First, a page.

DJTeddyBear
DJTeddyBear
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October 18th, 2011 at 8:05:54 AM permalink
In this post, I made the following comment:
Quote:

Not to derail the thread, but, about 30 years ago, I called a Sunday night radio talk show hosted by a priest. I asked why/how small children are expected to honor/love their parents, when it's the guy in the red suit bringing them the goodies.

I don't remember the reply, but it sounded like BS to me.


Being raised Jewish, I never had a problem due to my lack of a belief in Santa, but I still wonder why Christian children are expected to honor their parents, while also taught to believe in Santa. Initially, it's Santa bringing them the gifts, so I'd think they'd want to honor/love Santa.

When they learn the truth about Santa, not only are they crushed, but they realize that their parents had been lying. And these children are still expected to honor their parents?

And what does the child do when the lying parents try to get them to believe in God?
I invented a few casino games. Info: http://www.DaveMillerGaming.com/ 覧覧覧覧覧覧覧覧覧覧覧覧覧覧覧覧覧覧 Superstitions are silly, childish, irrational rituals, born out of fear of the unknown. But how much does it cost to knock on wood? 😁
weaselman
weaselman
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October 18th, 2011 at 9:00:46 AM permalink
Quote: DJTeddyBear

I still wonder why Christian children are expected to honor their parents, while also taught to believe in Santa. Initially, it's Santa bringing them the gifts, so I'd think they'd want to honor/love Santa.


I think, the notion, that one only honors and loves those who brings gifts is a bit ... flawed :-/
It's a scary thought though ... because my kids are used to getting lots of gifts from their grandparents ... are they going to love them more than they love me?
"When two people always agree one of them is unnecessary"
zippyboy
zippyboy
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October 18th, 2011 at 9:09:45 AM permalink
hmmmm, which one?...Jesus or Santa? Have 'em duke it out, that's the Spirit of Christmas.
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odiousgambit
odiousgambit
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October 18th, 2011 at 9:41:07 AM permalink
From distant observation it's unbelievable how strong the desire is for the parents to do the Santa thing. I've always wondered if the cost of exposure as a Liar was worth it [I have no kids myself]. On the other hand, I personally do not feel any resentment about being lied to. Of all the beefs I might have with my parents, this is not on the list.
the next time Dame Fortune toys with your heart, your soul and your wallet, raise your glass and praise her thus: 典hanks for nothing, you cold-hearted, evil, damnable, nefarious, low-life, malicious monster from Hell! She is, after all, stone deaf. ... Arnold Snyder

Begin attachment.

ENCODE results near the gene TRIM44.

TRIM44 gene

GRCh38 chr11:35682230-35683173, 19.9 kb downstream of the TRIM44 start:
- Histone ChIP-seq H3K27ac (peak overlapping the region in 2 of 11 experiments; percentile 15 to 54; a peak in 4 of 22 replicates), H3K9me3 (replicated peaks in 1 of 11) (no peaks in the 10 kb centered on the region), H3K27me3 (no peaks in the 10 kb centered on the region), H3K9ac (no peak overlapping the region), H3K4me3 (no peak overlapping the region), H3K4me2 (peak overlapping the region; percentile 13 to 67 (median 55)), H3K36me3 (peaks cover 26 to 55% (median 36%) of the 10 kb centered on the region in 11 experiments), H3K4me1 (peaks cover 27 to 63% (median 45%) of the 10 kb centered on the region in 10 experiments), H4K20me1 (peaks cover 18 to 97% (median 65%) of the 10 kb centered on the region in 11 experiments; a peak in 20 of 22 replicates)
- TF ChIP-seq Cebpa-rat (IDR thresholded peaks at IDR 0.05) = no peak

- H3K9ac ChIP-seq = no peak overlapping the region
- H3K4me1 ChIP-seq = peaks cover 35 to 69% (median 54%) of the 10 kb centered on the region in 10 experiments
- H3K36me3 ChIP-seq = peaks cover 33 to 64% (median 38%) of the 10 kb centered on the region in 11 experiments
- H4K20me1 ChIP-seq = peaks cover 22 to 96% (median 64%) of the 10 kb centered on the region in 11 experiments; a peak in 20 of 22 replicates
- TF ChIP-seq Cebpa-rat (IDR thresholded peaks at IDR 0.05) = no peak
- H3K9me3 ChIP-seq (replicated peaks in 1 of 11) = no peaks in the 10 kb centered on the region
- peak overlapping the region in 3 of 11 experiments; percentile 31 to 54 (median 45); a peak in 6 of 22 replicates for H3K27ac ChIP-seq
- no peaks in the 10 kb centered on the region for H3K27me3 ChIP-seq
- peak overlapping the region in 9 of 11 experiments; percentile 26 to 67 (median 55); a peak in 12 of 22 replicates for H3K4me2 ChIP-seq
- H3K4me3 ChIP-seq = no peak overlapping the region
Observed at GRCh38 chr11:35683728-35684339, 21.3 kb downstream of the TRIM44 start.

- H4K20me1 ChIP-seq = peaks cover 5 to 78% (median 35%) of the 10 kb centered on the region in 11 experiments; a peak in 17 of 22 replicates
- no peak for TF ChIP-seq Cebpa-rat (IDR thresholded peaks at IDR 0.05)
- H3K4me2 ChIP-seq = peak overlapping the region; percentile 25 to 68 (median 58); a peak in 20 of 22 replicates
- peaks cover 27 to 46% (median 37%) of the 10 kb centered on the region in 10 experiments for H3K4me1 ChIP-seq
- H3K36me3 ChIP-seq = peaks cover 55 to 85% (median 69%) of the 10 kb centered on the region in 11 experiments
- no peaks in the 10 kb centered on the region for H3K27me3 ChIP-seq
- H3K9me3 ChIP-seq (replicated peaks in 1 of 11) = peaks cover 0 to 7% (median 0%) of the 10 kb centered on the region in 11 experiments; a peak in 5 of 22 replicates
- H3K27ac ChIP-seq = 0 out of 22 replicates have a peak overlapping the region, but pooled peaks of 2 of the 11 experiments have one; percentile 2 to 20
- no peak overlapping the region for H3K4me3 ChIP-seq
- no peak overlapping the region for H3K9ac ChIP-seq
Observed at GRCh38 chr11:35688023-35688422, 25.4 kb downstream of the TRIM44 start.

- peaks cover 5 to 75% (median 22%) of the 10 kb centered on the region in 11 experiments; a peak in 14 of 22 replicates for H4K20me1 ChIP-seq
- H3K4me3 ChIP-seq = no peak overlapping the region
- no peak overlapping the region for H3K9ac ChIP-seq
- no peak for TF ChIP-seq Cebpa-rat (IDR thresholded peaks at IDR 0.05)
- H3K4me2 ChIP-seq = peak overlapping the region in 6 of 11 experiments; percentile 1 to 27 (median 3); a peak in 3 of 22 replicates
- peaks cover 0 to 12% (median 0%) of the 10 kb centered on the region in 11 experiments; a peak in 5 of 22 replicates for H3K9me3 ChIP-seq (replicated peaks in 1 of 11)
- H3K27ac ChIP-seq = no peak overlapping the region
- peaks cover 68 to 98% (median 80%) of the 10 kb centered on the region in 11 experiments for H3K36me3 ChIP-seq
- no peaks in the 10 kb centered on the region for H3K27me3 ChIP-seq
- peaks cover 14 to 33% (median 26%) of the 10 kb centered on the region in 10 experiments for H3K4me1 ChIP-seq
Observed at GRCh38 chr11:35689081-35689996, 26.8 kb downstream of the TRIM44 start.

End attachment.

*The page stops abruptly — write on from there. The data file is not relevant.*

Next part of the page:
DJTeddyBear
DJTeddyBear
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October 18th, 2011 at 9:51:02 AM permalink
Quote: weaselman

I think, the notion, that one only honors and loves those who brings gifts is a bit ... flawed :-/

Really? "Flawed?"

We're talking about kids.
I invented a few casino games. Info: http://www.DaveMillerGaming.com/ 覧覧覧覧覧覧覧覧覧覧覧覧覧覧覧覧覧覧 Superstitions are silly, childish, irrational rituals, born out of fear of the unknown. But how much does it cost to knock on wood? 😁
Nareed
Nareed
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October 18th, 2011 at 9:51:13 AM permalink
Quote: DJTeddyBear

When they learn the truth about Santa, not only are they crushed, but they realize that their parents had been lying. And these children are still expected to honor their parents?

And what does the child do when the lying parents try to get them to believe in God?



Being also Jewish I never faced the "Santa Dilemma," but my parents did "lie" about the mouse taking my baby teeth and leaving money behind. I don't recall how or whether I ever figured it out while it was going on. I do remember, fondly, the delight in finding a few coins under my pillow in the morning. I have a lot of issues with my parents, as does just about everyone else, but fulfilling a harmless childhood fantasy is not one of them.

I don't think I ever took that into account when I realized god couldn't possibly exist. I was about 16 at the time, long after the last of my baby teeth fell out. It all came down to the gathering evidence of reality. Of course my father, at the time, thought it was just teenage rebelliousness and that I wasn't really serious. Well, it wasn't I was. I don't know how long it took him to believe me I meant it, either, if he ever did.
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pacomartin
pacomartin
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October 18th, 2011 at 9:52:47 AM permalink
Quote: DJTeddyBear

When they learn the truth about Santa, not only are they crushed, but they realize that their parents had been lying. And these children are still expected to honor their parents?And what does the child do when the lying parents try to get them to believe in God?



It seems like comments like this are overthinking. I have no memory of being traumatized when I realized that Santa was a story.

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